Courtesy boat inspections are the cornerstone of the state's invasive aquatic species prevention program. Limited funds are available for locally initiated CBI programs. Grants up to $2000 are available to municipal and county governments, quasi-municipal organizations (including water districts) and 501C(3) eligible organizations such as lake associations. The State of Maine also uses a Request for Proposal (RFP) process to solicit applications for plant control work.

Michigan.gov.

Grants are available to assist with prevention, detection, eradication and control of terrestrial and aquatic invasive species in Michigan. Each grant program has specific goals, eligibility requirements and application deadlines.

Minnesota Department of Natural Resources.

Minnesota Department of Agriculture.

Counties, municipalities, and weed management entities (including weed management areas) may apply for grants to address noxious weeds and invasive plants, with priority given to species on the noxious weed list. This grant request is not to be confused with the Cooperative Weed Management Area (CWMA) grant program administered by the Minnesota Board of Water and Soil Resources (BWSR).

New Hampshire Department of Environmental Services.

Grant funds are available for the control, prevention and research of state-listed aquatic invasive plants. Grants are available to local lake associations and municipalities for control and/or prevention of state-listed exotic aquatic plants, and to institutions of higher learning for in furthering research associated with exotic aquatic plant management, control, biology, ecology or prevention.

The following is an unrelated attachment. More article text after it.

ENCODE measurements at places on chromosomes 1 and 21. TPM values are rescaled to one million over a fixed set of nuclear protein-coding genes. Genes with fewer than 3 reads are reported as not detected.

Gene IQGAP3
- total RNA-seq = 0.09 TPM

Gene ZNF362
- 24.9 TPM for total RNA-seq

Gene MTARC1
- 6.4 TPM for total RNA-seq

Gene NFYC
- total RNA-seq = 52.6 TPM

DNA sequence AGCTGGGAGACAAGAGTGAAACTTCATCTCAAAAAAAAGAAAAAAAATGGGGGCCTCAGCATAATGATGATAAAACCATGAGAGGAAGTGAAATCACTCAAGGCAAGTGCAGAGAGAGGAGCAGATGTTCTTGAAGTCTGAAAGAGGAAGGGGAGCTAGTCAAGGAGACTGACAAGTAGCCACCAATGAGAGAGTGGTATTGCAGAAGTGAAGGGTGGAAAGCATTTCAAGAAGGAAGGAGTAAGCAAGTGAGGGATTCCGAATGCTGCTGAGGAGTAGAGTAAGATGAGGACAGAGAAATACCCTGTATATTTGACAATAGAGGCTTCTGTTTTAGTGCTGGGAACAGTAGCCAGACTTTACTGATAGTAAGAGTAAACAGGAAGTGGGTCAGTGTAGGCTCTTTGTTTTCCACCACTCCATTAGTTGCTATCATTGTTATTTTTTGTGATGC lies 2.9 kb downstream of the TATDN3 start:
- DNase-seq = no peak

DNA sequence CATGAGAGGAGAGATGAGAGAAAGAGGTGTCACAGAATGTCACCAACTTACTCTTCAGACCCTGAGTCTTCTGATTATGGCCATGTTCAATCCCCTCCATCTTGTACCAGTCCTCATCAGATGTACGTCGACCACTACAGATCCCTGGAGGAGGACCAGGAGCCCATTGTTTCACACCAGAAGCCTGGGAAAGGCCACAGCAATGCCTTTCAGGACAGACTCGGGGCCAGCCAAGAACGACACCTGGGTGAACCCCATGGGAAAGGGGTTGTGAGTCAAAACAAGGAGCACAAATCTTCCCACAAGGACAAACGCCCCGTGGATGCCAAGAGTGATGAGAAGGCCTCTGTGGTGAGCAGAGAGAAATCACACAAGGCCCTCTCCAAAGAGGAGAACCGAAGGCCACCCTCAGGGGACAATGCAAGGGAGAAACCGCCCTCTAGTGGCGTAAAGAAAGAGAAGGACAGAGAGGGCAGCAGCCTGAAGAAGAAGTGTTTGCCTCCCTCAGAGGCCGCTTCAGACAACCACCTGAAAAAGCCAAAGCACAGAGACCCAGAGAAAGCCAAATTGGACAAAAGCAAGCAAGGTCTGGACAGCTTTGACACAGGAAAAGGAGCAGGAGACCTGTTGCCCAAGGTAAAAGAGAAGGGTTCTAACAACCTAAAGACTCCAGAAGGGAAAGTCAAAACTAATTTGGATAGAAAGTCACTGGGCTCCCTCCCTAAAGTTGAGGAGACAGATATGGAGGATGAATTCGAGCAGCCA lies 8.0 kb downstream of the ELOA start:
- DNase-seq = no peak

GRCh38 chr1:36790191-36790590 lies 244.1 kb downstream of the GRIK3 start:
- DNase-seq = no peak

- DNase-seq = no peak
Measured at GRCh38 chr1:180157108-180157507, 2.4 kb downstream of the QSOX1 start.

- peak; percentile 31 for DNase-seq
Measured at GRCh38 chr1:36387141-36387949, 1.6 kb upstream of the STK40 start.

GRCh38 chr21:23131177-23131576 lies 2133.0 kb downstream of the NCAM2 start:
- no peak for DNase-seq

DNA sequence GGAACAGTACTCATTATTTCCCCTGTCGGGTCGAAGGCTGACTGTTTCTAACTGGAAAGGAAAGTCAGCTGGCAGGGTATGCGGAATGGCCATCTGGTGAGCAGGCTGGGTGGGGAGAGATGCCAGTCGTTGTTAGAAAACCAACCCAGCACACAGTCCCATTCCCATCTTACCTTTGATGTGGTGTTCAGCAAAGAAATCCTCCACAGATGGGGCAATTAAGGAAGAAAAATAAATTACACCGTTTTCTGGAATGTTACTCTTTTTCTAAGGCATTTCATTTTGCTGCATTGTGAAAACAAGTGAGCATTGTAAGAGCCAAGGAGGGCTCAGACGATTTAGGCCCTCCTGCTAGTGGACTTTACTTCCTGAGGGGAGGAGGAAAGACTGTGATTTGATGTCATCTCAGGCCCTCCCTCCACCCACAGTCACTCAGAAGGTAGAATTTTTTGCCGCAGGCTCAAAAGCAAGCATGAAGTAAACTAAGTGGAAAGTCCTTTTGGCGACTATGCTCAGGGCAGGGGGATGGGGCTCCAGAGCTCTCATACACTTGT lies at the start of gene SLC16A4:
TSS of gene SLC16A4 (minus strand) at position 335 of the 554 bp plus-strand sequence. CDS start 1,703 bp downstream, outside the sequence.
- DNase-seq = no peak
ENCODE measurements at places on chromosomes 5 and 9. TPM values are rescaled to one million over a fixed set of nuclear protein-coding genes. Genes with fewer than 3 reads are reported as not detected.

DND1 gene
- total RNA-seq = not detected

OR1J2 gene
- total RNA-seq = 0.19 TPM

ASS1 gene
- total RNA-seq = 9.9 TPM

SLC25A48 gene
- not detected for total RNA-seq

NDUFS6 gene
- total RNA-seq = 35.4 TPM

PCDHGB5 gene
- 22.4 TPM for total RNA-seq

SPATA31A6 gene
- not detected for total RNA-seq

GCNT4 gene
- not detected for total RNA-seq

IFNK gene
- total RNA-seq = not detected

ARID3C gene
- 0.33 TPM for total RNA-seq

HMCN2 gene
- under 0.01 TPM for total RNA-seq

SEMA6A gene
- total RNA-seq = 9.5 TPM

New York Department of Environmental Conservation.

The newly consolidated Invasive Species Grant Program combines previous opportunities, such as the Aquatic Invasive Species Spread Prevention and the Aquatic and Terrestrial Invasive Species Early Detection/Rapid Response grants, to create a single grant program designed to support projects that target both aquatic and terrestrial invasive species. In addition, the Invasive Species Grant program allows applications for two new categories: Lake Management Planning and Aquatic and Terrestrial Invasive Species Research.

California Department of Parks and Recreation. Division of Boating and Waterways.

As part of its mission, the Division of Boating and Waterways manages the Quagga and Zebra Mussel Infestation Prevention Grant Program, which supports preventative plans that help protect California’s reservoirs from a dreissenid mussel infestation. California State Parks Division of Boating and Waterways (DBW) will accept applications for the 2021 Quagga and Zebra Mussel Infestation Prevention Grant Program: March 22, 2021 - April 30, 2021, subject to available funds.

Minimum Eligibility Requirements:
Grant applicant must own/manage any aspect of the water in a reservoir where recreational activities are permitted; Grant applicant must demonstrate that the reservoir is uninfested with dreissenid mussels; and the reservoir must be open to the public.

Wisconsin Department of Natural Resources.

In response to the increasing threat to our priceless lakes and rivers, Wisconsin has increased its support of local efforts to prevent the spread of introduced aquatic invasives by creating the Aquatic Invasive Species Prevention and Control Grants. Eligible waters to receive AIS prevention and control grants include: inland lakes, great lakes, rivers and wetlands.
Professional

Boat U.S. Foundation.

The BoatUS Foundation Grassrooots Grants Program provides grants to nonprofit organizations, boating clubs and student groups for projects that promote safe and/or clean boating. Previous grants have included outreach materials for aquatic invasive species awareness.

Great Lakes Fishery Commission.

The commission funds projects submitted to the Fishery Research and Sea Lamprey Research Programs ranging from U.S.$20,000 to U.S.$100,000 per year (average approximately U.S.$55,000) that generally run for 3-4 years. For more information, review the current call for proposals. Projects that meet particular criteria can also be funded as pilot projects or through the Technical Assistance Program or Technical Assistance for Fisheries Research.